?Gentlemen Broncos? falls short of ?Napoleon? humor

By By Steve Coons

By Steve Coons

The opening credits montage for “Gentlemen Broncos,” the latest from “Napoleon Dynamite” director Jared Hess, might be the most successful part of the film. The credits and titles are placed on the covers of a rotating selection of science fiction and fantasy paperbacks while the Zager and Evans tune “In the Year 2525” provides the soundtrack.

“I didn’t really read a lot of science fiction books, but I loved the covers,” Hess said, and the covers used in the sequence8212;and most of the sci-fi and fantasy related art used throughout the film8212;are amusingly absurd. The opening sequence, though, borrows heavily from the colorful opening to Hess’ more successful debut. Lifting jokes from “Napoleon Dynamite” is a tactic used again and again throughout the film, but never with as much success as in those first moments.

The action begins as Benjamin, played by Michael Angarano, is shepherded onto a bus by his mother, Judith, played by Jennifer Coolidge. Coolidge, whose acting is predictably hammy, is sending her son to the best writer’s camp in the state: Cletus Festival.

Along the way, he meets up with a love interest who writes French mysteries, the Noah Baumbach regular Halley Feiffer, and her best friend, Lonnie, played by Héctor Jiménez, recognizable as Jack Black’s sidekick in Hess’ “Nacho Libre.” But already the film is on shaky ground, as Hess’s characteristically lazysight gags8212;usually involving food, clothes, or bad teeth8212;threaten to dominate the action. Luckily, Cletus Festival is more cosmopolitan than it would seem, and the science fiction-infused segment that follows saves the film from complete failure.

Jemaine Clement of “Flight of the Conchords” plays Benjamin’s hero, Dr. Ronald Chevalier, author of the Cyborg Harpy trilogy and the guest of honor at Cletus Festival. In one of the film’s better scenes, Chevalier lectures on the power of the suffix in character names, reacting negatively to Bronco8212;the name of the protagonist of Benjamin’s novel8212;suggesting Bronconius, or perhaps Broncanus.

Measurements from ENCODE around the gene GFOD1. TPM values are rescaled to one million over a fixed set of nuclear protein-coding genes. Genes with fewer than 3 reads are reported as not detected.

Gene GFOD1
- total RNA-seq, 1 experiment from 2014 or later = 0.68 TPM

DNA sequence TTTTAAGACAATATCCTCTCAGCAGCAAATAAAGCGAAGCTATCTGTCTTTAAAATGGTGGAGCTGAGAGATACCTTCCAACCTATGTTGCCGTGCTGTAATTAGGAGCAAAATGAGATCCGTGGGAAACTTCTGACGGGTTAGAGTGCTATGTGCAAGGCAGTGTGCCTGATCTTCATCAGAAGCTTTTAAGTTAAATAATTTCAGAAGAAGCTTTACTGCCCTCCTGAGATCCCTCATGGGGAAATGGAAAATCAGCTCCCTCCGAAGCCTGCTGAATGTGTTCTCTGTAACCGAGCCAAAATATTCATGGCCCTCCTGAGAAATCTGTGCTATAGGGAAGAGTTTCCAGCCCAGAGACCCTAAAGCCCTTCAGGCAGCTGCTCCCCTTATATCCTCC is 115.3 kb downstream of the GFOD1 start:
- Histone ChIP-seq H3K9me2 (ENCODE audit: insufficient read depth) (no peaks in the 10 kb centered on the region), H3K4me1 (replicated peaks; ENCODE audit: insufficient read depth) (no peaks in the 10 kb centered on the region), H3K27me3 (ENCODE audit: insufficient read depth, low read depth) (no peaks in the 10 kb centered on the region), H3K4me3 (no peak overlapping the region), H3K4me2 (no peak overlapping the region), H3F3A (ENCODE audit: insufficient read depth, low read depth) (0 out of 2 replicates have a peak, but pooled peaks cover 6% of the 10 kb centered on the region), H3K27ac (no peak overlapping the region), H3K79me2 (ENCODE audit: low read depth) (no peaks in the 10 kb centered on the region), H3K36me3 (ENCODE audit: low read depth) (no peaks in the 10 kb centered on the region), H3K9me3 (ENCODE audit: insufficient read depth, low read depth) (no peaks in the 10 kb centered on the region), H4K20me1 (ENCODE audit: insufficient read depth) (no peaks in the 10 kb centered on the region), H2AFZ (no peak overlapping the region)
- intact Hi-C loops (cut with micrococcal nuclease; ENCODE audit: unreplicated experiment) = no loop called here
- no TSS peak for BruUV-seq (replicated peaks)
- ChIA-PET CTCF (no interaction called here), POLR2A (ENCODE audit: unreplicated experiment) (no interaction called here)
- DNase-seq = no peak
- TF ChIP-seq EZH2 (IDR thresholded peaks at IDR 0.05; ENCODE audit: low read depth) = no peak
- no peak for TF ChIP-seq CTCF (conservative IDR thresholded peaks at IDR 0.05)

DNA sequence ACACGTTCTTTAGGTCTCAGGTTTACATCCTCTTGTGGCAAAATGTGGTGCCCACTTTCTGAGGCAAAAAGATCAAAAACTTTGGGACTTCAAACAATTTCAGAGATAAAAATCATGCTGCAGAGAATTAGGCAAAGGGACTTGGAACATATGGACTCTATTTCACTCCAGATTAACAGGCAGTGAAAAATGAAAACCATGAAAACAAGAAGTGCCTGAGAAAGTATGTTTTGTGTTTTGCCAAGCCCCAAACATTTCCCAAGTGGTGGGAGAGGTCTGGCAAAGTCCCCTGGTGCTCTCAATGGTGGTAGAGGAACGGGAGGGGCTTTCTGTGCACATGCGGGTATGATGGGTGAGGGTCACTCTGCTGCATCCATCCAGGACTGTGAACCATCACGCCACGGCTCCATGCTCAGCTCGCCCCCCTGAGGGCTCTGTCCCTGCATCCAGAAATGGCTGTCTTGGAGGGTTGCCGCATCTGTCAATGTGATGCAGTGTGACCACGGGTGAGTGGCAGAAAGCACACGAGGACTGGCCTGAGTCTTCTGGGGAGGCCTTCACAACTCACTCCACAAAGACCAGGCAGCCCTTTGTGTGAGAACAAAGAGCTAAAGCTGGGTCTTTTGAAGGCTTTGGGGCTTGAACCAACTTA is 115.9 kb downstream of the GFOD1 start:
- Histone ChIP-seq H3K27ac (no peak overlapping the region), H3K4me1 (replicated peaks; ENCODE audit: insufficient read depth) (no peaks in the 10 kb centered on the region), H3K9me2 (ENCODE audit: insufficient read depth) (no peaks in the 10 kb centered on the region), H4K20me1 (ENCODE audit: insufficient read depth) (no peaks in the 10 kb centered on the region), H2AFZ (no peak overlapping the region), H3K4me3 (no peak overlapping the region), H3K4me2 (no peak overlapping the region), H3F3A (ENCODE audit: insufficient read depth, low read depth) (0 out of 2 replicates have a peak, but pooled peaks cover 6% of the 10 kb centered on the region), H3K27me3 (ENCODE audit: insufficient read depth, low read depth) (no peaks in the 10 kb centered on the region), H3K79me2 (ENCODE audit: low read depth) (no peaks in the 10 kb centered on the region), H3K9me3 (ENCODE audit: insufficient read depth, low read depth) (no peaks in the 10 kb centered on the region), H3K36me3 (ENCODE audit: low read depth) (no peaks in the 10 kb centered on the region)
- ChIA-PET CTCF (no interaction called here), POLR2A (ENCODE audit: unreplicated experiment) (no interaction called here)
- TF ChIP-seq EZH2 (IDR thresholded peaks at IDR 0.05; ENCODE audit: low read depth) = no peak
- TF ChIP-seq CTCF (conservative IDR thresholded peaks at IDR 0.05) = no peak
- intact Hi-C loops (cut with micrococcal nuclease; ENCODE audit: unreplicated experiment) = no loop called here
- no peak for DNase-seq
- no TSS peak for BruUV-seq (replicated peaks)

The possibilities with Chevalier seem endless, even if the jokes are a little tired. However, he’s only on the screen long enough to steal Benjamin’s novella Yeast Lords, turning Bronco into a transvestite named Brutus. He decides on this plagiarism after his publisher threatens to fire him after an extended period of poor sales. Most of the action that follows is directed toward resolving this betrayal.

Yeast Lords is a Dune knockoff written in honor of Benjamin’s late father.

“The yeast is the spice,” Hess said. Bronco, the hero of Benjamin’s novella, played by Sam Rockwell, fights against a testicle-stealing overlord who guards his yeast fields with battle stags and surveillance does8212;stuffed deer equipped with serious weaponry.

“Those are a lot of ideas that I had as a kid8212;drawing a battle stag on my Trapper Keeper8212;and it was kind of indulgent and fun to bring it to life,” Hess said. But even in a film that allowed him to indulge in so many of his youthful fantasies in a way that will leave plenty disgusted, Hess said he still felt the sting of the censor.

“Some of my favorite moments that were probably too strange for audiences, we ended up cutting,” Hess said.

If the moments were as strange as reported, it’s a shame they were cut instead of the banal subplot of Lonnie’s student production of Yeast Lords, accused by Chevalier as an unauthorized adaptation put on by “preteen circus freaks.” Actually, Hess could have cut almost anything other than the bits with Clement or Rockwell, who easily steal the show despite limited time on screen. The movie is successful when it focuses on cyborg harpies with mammary cannons, masculine or transvestite space warriors taking down battle stags with a stream of colorful vomit or the ridiculously over-the-top Chevalier. Instead, it tries to succeed as a “Napoleon Dynamite” retread with sci-fi flourishes and can’t help but disappoint.

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